BOSTON (CBS) - It's a unique medical school class designed to increase awareness of patients with autism and other intellectual disabilities. And today's teachers were two teenagers, both on the autism spectrum.
"I'm 13 years old. I'm in eighth grade. I really, really like otters, and I have ADHD and a tiny bit of autism," says Hana.
She and her 15-year-old sister Helen have come to a Boston University Medical School classroom to talk with third year students. Both girls are on the autism spectrum, and are ready for any and all questions.
"Anything! I'm not going to be upset," Helen says.
It's part of an innovative program developed by the Arc of Massachusetts called Operation House Call.
"This is huge. This means they're really seeing our patients as people, and not just a diagnosis," says Maura Sullivan who runs the Arc program.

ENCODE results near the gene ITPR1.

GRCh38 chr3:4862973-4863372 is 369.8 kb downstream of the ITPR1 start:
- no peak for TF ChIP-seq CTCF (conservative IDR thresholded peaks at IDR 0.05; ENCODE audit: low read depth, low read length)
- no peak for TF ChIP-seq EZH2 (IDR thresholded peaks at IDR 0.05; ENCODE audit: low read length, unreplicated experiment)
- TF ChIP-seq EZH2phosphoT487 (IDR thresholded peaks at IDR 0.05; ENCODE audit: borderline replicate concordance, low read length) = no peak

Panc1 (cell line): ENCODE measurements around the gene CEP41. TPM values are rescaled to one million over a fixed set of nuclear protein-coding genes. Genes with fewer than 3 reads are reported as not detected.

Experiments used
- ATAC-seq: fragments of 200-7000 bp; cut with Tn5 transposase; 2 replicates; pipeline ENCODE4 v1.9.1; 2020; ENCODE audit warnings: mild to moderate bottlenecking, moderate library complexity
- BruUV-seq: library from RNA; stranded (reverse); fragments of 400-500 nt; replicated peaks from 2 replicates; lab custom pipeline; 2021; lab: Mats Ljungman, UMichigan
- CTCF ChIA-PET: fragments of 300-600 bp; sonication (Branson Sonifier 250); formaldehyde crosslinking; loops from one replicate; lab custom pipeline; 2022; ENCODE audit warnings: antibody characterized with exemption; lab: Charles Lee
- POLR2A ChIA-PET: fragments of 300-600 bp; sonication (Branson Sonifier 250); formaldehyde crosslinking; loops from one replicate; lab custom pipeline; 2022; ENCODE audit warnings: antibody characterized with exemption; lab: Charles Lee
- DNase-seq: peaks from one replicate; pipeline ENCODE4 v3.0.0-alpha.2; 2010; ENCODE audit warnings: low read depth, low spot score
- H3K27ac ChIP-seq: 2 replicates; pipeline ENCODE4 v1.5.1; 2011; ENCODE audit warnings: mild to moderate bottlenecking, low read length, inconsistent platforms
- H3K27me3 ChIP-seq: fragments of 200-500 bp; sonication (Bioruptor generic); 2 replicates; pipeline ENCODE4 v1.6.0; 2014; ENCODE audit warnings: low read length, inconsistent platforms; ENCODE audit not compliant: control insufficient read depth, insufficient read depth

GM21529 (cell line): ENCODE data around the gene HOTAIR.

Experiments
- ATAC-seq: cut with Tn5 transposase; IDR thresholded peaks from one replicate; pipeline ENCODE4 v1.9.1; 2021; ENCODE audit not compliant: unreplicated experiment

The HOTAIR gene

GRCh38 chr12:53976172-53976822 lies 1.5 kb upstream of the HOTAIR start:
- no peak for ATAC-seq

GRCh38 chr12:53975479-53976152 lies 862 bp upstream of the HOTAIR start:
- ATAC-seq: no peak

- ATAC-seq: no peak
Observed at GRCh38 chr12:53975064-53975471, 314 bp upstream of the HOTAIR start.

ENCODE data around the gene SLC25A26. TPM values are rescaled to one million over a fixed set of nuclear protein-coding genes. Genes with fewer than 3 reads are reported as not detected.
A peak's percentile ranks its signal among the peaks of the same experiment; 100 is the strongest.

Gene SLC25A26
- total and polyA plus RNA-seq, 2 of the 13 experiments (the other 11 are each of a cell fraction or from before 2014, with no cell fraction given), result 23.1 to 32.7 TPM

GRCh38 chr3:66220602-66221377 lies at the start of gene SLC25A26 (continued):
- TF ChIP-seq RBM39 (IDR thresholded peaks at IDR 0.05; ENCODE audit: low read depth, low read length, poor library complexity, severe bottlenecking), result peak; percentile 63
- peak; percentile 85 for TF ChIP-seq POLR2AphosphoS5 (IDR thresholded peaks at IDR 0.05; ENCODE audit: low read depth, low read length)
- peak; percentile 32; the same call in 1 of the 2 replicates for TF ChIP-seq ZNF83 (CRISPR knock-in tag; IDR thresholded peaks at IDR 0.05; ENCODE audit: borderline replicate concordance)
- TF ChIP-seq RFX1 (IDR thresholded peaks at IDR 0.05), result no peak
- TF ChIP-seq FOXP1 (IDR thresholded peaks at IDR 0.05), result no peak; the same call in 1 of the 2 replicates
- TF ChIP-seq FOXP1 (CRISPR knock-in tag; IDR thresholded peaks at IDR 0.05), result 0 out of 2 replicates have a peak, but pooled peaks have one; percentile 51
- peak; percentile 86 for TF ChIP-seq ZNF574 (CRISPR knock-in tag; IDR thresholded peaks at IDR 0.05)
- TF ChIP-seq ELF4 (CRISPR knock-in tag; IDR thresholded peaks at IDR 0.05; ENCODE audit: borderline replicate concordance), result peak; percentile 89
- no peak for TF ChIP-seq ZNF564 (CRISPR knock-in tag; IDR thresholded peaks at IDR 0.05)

"We teach medical students how to enhance care for people with autism and intellectual and developmental disabilities," she says.
That's important because for some people with disabilities, even finding a doctor is difficult. This program aims to break down that barrier by teaching future doctors to get to know their special patients and find ways to reach and treat them.
"It's important that people who are going to become doctors know about disabilities because they're a real thing in the world. And also that they know we're kids, too," Hana says.
And after a lively conversation, it has made a difference. "I think it helps by giving me a different perspective," says student Clark Yin.
"It's completely different putting a face to what we're learning in our biology and physiology classes," adds Andrea Alonso.
It doesn't end there. The next step is for each medical student to make a house call, to a family where one member is dealing with a disability. That makes the experience even more powerful.
Operation House Call works at Boston University, Tufts, UMass Medical and Simmons graduate school of nursing.
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